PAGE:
Tuesday, 24 February 2015


Thoughts on

The Wall


Jean-Paul Sart

Sartre is one of the great figures in postwar philosophy as well as being a novelist and political activist.   This story was published in 1939 just after the Spanish Civil War which it deals with, and just before the Second World War in which Sartre was first a soldier, then a prisoner of war, and after escaping a member of the French Underground.   The Wall is his second publication, coming after the novel Nausea.   Both of these are about what is known as Existentialism, a philosophical movement which ask what it is for a person to ‘be’,  to live.   And it often focuses on the final meaninglessness of human life on the one hand, and on the other the need for us to try and be total honest with ourselves, to be in ‘good faith’, and not try to make up comforting myths and roles to hide from the starkness of existence as such.   Later, after the war, Sartre became interested in Marxism and social issues.   But in The Wall you can see how he works variations on the theme of death, the end of 'existence'  when it stares his characters in the face.  

The story deals with three prisoners of war who are about to be shot, and it looks at the ways they try to deal with this.

The main character and narrator, Pablo, is an anti-fascist revolutionary, who seems to represent Sartre’s own viewpoint.   He is able to remain stable, to deal with his fear, although it is not so much fear as acceptance that now everything is finished, and since it is his life doesn’t matter very because all human life is pointless.  He shows physical manifestations of fear in his sweating and so on,  but  has no regrets.   His decision to try to save Gris, one of his leaders, is made not out of bravery or dedication, but just for the hell of it.   We see at the end the link between his viewpoint and ‘absurdism’.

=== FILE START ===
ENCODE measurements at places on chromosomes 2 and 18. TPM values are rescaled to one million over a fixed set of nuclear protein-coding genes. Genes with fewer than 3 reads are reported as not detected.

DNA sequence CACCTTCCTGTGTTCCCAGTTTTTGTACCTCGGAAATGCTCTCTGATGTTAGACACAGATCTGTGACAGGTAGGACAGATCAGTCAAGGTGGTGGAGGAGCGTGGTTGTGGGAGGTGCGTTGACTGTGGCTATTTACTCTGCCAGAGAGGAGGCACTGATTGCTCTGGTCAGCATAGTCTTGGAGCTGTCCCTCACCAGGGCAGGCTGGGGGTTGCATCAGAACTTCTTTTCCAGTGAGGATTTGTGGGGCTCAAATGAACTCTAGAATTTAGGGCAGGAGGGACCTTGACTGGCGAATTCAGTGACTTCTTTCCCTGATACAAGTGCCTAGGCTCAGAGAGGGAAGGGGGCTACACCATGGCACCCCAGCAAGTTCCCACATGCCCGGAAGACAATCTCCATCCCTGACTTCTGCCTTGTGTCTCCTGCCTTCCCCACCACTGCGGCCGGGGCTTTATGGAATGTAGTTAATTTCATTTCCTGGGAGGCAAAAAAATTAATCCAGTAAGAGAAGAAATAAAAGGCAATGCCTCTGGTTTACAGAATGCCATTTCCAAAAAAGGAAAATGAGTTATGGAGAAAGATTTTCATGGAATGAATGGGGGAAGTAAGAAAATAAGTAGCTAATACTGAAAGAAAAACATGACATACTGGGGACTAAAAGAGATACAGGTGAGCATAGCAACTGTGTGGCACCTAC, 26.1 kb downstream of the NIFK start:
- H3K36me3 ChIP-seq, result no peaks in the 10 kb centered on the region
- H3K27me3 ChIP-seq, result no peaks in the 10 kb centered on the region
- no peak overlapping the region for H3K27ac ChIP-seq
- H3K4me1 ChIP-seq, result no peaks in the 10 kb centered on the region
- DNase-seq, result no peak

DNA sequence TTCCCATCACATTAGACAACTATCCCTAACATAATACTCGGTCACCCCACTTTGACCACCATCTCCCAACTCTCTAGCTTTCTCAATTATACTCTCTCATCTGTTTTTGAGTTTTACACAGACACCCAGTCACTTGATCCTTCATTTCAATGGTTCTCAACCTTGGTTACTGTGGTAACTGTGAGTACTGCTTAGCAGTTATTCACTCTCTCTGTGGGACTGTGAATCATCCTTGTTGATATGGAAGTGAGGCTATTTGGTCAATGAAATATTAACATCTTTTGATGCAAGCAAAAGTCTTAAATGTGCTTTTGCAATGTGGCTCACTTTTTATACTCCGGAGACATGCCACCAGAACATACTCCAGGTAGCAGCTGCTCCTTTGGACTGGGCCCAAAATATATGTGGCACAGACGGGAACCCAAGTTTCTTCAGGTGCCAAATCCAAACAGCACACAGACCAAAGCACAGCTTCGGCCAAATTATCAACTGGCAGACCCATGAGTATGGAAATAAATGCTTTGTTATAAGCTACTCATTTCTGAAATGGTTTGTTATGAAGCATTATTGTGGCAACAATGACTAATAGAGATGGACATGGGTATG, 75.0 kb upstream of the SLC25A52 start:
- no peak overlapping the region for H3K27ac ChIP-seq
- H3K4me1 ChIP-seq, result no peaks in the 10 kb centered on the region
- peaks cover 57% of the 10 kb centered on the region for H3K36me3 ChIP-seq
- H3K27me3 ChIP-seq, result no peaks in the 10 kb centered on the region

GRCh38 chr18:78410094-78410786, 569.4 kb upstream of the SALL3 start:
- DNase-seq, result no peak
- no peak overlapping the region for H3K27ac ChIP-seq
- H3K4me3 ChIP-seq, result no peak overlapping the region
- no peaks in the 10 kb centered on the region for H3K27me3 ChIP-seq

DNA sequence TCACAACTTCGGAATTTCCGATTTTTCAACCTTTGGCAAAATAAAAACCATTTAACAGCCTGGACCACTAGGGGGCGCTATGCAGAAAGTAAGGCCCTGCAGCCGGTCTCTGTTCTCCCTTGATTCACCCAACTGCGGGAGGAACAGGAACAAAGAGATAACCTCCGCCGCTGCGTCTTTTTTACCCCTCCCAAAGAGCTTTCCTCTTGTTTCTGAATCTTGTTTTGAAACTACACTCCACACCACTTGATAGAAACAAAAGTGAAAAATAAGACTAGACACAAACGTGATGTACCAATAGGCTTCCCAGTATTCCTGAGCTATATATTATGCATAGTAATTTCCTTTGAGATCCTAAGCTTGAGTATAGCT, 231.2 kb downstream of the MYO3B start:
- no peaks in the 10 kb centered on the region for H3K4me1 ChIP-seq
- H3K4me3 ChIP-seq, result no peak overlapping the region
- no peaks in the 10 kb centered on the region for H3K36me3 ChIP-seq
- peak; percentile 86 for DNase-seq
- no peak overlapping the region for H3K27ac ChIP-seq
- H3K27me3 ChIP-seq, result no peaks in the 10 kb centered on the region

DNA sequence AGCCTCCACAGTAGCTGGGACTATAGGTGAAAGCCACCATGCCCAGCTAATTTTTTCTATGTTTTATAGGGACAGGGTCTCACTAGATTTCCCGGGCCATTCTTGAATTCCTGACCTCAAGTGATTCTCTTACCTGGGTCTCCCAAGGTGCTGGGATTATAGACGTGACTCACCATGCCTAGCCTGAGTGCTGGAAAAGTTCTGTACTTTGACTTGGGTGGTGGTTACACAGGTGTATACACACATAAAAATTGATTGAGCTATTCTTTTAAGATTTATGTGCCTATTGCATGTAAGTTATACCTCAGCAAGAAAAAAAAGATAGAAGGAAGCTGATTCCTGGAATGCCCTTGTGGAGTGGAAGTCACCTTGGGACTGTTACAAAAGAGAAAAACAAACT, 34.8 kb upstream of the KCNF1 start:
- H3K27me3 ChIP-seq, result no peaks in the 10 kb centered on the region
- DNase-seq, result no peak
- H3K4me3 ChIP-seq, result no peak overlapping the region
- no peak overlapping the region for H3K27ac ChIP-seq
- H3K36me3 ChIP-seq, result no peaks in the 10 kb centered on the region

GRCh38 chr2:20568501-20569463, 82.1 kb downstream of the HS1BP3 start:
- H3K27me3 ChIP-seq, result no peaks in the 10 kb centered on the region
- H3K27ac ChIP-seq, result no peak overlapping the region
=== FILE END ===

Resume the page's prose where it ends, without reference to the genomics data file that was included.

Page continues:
Pablo simply closes up and ceases to exist or to value anything, as it were ‘in advance’,

Juan, the youngster is concerned with the process of being shot, how long his death will take.   He’s concerned more with fear of suffering than the concept of death itself.

Tom,  is concerned primarily with his problem of registering that he’s actually going to stop existing.  

The Belgian doctor gives another viewpoint, that of the observer and student of how people behave in this situation.   He even tries little 'experiments'

Another view point we might forget is that of ourselves, the readers, who are observers, of course, but not dispassionate.   We identify with the characters and judge them from our own perspectives.  They make us reflect on our own mortality.  We imagine briefly ourselves in their final situation.  We don't necessarily take Pablo's authorial viewpoint.


How far do you sympathise with Pablo's viewpoint.  

Is he convincing?   Or is he also playing a role?

Is he 'macho'?  Realistic?  'Materialistic?

Does Sartre create a sense of 'before-death'?

Why DOES Pablo decide to give information about Gris?

What ARE Pablo's feelings at the end?

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